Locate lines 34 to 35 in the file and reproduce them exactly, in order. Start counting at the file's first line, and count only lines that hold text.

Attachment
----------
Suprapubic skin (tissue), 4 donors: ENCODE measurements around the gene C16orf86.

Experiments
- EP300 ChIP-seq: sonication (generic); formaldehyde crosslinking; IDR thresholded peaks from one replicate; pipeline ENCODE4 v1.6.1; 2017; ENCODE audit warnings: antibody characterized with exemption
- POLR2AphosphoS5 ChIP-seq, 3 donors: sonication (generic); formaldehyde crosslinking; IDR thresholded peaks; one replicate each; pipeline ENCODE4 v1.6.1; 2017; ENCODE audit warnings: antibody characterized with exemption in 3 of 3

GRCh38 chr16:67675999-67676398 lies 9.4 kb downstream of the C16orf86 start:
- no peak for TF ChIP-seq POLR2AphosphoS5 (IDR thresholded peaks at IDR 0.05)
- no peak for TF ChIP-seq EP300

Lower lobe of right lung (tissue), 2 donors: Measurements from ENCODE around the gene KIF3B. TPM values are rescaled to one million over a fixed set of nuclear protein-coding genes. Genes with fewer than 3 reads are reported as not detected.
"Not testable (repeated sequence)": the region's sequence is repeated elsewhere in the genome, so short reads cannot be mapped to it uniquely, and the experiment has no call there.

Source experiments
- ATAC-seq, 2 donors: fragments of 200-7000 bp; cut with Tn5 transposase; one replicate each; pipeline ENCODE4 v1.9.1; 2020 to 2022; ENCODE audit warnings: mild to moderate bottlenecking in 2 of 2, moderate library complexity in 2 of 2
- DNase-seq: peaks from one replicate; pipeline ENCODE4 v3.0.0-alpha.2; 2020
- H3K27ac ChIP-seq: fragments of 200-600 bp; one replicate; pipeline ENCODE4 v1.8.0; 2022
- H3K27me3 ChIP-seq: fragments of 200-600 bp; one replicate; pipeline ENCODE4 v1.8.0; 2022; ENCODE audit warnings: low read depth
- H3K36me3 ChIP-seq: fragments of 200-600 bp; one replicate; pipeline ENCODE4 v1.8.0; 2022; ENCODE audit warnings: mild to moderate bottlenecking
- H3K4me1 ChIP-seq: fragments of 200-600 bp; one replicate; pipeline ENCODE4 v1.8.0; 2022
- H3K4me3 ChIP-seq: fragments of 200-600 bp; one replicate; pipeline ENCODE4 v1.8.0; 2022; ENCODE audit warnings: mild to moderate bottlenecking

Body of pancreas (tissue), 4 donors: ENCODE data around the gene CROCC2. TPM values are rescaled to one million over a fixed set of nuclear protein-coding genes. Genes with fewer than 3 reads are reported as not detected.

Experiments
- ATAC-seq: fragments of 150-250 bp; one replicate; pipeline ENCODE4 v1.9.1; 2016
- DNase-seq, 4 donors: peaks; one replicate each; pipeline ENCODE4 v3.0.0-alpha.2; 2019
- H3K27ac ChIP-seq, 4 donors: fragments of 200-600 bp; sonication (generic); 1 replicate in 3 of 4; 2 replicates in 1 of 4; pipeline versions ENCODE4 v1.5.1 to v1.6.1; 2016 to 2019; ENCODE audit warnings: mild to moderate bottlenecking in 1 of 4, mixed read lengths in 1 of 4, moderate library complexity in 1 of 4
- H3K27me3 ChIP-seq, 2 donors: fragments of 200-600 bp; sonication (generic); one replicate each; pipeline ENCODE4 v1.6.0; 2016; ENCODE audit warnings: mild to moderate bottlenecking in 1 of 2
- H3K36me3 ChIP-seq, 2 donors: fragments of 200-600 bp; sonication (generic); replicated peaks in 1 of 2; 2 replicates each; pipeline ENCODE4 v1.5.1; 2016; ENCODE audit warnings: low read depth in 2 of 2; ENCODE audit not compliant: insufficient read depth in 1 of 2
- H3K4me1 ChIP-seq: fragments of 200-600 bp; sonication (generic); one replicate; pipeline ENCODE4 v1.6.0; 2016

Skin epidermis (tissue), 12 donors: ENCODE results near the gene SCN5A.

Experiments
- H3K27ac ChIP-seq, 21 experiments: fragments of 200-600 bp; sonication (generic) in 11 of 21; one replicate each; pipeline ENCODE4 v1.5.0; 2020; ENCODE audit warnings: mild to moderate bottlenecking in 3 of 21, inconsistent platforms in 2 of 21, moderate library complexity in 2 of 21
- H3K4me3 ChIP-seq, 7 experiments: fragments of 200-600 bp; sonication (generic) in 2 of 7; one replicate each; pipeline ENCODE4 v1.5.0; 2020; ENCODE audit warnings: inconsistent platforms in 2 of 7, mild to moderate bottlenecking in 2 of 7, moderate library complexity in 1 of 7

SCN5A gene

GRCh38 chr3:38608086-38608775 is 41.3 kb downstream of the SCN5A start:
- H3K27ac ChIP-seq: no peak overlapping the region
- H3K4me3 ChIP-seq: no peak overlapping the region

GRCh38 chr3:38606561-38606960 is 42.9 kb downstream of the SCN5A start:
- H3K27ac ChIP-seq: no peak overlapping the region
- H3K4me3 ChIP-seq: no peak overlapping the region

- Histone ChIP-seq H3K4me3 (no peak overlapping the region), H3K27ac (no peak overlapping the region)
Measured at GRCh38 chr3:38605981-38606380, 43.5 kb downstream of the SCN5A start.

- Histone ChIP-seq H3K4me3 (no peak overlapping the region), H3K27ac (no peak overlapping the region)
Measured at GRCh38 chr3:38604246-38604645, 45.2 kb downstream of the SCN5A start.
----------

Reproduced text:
GRCh38 chr3:38606561-38606960 is 42.9 kb downstream of the SCN5A start:
- H3K27ac ChIP-seq: no peak overlapping the region